There are a lot of people who are ignorant of what capitalism means, so I intend to devote part III of my series on anarcho-capitalism to explain what capitalism really is (here you can read part I and part II).  The first thing I want to point out is that we do not live in a capitalist world regardless of how often statists (meaning those who support the state) shout it in the streets, in social media, television programs or newspaper articles.

Capitalism means that we as individuals make voluntary barter with each other that we both profit from in a free market, without any outside intervention that enforce rules for our barter or demand a cut of the trade. In the past it could be that you exchanged milk for eggs, but today we are living in a less primitive and more specialized world and it is very seldom that you can exchange one item that you want for another item the other individual wants right away. We need to have some kind of medium of exchange as an intermediary in the barter so that both individuals participating will feel satisfied. This medium of exchange is called money and I will write more about money in a future part in my series. A free market is therefore barter that takes place between different parties and individuals voluntarily, often involving money, without anyone interfering. This means that no government regulations exist in a capitalist world, so you might understand now that we don’t have a free market. What do we have instead, you perhaps ask?

We have a state-regulated market where lobbyists who bribe and influence politicians most, and have the most money and resources, can set the rules for the market and enforce laws and regulations that favor their interests at everyone else’s expense. This is big business, trade unions and non-goverment organisations very good at, and that is why this system is called corporatism. What corporatism does is that large companies and lobby organisations use the state monopoly of violence to push away competitors, who could provide the same services, but better and for a cheaper price than themselves. Competition from smaller innovative companies are legislated away so that the already large companies in a market  don’t risk being outcompeted. The only reason that large companies and lobby organisations can obtain advantages is that we have a state monopoly which enables laws and regulations to be introduced and punish those who violate them in the form of heavy fines or imprisonment.

The taxi union’s lobbying to push away the company Uber from their market is an example of corporatism. Uber is a prime example of new innovation that makes it possible to offer passengers better, cheaper and safer transportation compared to the old taxi system. Taxi lobbyists claim that they want to introduce new laws against Uber to protect you as a citizen. It is as far from the truth as one can get. They do so only because they know that they would be outcompeted if they do not get the state to introduce new regulations that protect their old heavily-regulated business model at the expense of competition from new innovative businesses.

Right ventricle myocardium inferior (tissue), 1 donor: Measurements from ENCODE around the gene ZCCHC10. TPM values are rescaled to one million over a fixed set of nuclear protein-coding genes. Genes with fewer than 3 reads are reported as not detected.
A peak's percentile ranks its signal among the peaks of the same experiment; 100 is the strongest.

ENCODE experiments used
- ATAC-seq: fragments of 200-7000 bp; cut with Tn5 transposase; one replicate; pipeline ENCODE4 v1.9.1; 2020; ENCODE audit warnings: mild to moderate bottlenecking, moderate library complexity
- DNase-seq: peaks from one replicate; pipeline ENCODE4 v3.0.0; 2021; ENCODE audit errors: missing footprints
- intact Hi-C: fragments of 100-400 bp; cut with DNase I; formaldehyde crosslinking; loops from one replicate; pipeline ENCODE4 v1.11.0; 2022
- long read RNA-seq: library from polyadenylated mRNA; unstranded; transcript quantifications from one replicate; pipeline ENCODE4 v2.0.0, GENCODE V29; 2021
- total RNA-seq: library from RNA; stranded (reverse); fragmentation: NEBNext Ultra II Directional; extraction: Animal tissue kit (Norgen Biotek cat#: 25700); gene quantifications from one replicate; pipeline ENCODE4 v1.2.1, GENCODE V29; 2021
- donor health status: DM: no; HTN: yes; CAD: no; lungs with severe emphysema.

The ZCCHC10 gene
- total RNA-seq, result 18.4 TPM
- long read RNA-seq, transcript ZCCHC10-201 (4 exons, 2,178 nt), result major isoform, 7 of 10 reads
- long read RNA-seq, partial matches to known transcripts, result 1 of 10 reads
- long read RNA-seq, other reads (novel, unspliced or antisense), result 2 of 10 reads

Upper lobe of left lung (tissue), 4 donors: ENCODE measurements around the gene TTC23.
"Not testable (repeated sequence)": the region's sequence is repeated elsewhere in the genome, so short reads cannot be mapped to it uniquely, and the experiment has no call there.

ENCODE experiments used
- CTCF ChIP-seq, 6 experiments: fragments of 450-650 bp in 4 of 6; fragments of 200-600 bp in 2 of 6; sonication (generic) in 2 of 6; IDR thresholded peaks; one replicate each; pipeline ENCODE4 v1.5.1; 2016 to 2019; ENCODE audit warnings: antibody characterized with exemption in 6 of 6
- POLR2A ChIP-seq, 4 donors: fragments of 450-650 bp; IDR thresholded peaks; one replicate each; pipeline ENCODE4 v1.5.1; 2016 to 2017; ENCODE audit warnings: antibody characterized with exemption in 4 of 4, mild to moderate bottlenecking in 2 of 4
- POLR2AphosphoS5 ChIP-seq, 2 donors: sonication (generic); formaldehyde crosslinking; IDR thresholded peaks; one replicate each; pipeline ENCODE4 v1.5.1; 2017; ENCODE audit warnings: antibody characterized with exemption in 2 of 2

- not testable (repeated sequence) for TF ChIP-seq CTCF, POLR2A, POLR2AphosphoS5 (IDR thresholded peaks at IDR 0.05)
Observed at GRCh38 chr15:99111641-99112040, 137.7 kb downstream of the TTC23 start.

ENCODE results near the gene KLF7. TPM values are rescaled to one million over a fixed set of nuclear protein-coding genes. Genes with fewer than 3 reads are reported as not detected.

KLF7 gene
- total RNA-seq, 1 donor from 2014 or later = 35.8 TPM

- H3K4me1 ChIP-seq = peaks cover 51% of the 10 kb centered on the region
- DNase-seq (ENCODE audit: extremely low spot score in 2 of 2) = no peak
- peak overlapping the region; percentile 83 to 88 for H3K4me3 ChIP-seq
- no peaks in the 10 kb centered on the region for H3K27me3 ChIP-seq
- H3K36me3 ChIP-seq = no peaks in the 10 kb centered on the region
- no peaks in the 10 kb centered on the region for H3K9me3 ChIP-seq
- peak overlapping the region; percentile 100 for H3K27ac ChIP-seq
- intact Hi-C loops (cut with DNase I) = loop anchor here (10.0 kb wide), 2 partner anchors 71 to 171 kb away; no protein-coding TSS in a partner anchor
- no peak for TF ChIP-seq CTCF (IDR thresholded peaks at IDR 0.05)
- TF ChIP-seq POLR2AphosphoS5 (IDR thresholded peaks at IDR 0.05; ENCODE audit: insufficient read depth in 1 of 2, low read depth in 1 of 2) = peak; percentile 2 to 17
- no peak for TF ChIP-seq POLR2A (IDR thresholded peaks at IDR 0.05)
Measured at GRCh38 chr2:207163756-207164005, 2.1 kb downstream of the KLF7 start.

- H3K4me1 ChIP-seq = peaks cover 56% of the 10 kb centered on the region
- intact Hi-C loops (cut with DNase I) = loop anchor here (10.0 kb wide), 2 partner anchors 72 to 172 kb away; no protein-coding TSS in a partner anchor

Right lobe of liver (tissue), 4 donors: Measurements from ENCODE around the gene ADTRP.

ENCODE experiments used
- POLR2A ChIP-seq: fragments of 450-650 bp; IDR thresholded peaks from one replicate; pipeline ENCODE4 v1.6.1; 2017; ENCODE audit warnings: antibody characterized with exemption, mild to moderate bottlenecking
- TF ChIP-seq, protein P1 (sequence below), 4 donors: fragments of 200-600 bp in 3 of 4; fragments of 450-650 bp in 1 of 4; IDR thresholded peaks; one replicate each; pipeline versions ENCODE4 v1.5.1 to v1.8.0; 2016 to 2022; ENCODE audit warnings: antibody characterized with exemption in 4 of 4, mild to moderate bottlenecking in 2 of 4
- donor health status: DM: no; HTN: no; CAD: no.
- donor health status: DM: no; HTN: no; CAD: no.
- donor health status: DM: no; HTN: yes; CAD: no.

Corporatism is everything from requiring expensive licenses for goods and services in specific markets, such as banks and pharmaceutical companies, to trade tariffs so that no foreign goods are allowed to compete freely with domestic companies.
I hope you can see that what we have today is not a free market, and we do not live in a capitalist world. We live in a corporatist world where government regulations distort the market to benefit a small group of people, and this happens everywhere! So what does this mean for you and me?

It means that we get more expensive prices and unnecessarily high unemployment. On a state-regulated corporatist market prices are kept high on everything from medical supplies to food. Licenses and regulations also make it more expensive to start businesses and create new jobs for individuals. So why things are expensive and unemployment is high, is not because of capitalism but because of the lack of capitalism.
In a free market prices on goods and services would decline and this would be a great benefit to many people, especially poor people. The prices would decline because many people would be interested in selling variations on different products to get a share of the market. Even nisch products that only interest a few individuals would be able to exist and make profit when no monopoly of violence increases the costs through taxation, licenses and regulations.

In an anarcho-capitalist world, nobody would be able to use the law and the monopoly of violence to give themselves privileges and hinder competition. The only way to gain influence over other people in an anarcho-capitalist society is by selling goods or services that other people think improves their lives so much that they voluntarily pay you for them (no violence involved!). Unlike today’s corporatist market where those with resources (read money) and political contacts have the bulk of the market, they decide who will be allowed to do barter and they enrich themselves at our expense!

Therefore, I am 100% capitalist! So the next time you hear someone shout “capitalist pigs!” please go up and correct that person by saying “Excuse me, it is actually called corporatist pigs!”.

Signed: Ulrika

taxation as a buiness model

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